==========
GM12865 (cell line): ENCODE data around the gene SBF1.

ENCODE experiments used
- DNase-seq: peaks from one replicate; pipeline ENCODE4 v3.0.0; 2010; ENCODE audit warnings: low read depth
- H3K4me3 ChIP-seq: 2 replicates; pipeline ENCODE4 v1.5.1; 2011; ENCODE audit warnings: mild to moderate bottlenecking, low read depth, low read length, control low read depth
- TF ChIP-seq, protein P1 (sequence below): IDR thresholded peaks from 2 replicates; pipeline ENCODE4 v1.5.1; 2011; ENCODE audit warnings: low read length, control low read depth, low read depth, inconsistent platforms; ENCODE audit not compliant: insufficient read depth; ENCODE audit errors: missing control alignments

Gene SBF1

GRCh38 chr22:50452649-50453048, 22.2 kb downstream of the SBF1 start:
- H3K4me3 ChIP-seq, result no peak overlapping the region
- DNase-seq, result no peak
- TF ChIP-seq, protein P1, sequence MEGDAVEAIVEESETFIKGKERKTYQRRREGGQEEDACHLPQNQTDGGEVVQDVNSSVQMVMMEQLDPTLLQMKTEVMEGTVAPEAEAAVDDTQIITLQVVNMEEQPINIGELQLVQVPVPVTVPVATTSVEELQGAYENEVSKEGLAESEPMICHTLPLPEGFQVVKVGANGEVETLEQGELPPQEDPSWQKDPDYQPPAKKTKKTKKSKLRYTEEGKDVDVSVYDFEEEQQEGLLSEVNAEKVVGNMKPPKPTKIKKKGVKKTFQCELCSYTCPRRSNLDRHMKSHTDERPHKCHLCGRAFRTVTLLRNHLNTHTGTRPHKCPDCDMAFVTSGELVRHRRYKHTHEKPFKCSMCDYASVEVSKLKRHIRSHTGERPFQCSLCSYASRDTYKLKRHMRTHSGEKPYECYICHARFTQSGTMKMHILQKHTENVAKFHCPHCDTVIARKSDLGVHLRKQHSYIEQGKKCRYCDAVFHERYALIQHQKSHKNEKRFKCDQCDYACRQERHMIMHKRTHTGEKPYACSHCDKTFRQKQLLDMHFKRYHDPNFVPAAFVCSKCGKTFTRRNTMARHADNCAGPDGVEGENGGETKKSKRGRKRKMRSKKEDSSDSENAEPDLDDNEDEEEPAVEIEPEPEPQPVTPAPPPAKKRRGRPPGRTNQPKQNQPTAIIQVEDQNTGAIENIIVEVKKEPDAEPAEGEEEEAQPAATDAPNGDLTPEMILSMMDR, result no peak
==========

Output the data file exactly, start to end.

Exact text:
GM12865 (cell line): ENCODE data around the gene SBF1.

ENCODE experiments used
- DNase-seq: peaks from one replicate; pipeline ENCODE4 v3.0.0; 2010; ENCODE audit warnings: low read depth
- H3K4me3 ChIP-seq: 2 replicates; pipeline ENCODE4 v1.5.1; 2011; ENCODE audit warnings: mild to moderate bottlenecking, low read depth, low read length, control low read depth
- TF ChIP-seq, protein P1 (sequence below): IDR thresholded peaks from 2 replicates; pipeline ENCODE4 v1.5.1; 2011; ENCODE audit warnings: low read length, control low read depth, low read depth, inconsistent platforms; ENCODE audit not compliant: insufficient read depth; ENCODE audit errors: missing control alignments

Gene SBF1

GRCh38 chr22:50452649-50453048, 22.2 kb downstream of the SBF1 start:
- H3K4me3 ChIP-seq, result no peak overlapping the region
- DNase-seq, result no peak
- TF ChIP-seq, protein P1, sequence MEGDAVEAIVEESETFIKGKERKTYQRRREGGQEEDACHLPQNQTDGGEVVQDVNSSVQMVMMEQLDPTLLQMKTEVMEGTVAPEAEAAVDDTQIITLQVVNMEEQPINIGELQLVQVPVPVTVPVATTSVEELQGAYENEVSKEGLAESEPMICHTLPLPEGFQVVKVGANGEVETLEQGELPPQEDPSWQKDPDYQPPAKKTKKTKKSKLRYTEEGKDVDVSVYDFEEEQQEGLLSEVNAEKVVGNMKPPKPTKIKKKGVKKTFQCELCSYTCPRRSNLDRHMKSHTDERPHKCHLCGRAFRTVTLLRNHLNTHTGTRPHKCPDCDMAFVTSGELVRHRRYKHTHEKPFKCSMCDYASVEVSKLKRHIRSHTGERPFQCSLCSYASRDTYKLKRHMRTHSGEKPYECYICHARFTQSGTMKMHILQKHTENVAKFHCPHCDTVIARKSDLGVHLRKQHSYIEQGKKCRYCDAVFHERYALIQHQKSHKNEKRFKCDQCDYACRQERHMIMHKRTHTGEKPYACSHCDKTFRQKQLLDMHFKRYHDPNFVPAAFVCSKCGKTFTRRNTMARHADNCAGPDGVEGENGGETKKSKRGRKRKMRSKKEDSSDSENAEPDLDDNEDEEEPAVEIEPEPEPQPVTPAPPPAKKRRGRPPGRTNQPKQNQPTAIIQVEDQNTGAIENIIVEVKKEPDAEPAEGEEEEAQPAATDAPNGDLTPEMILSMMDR, result no peak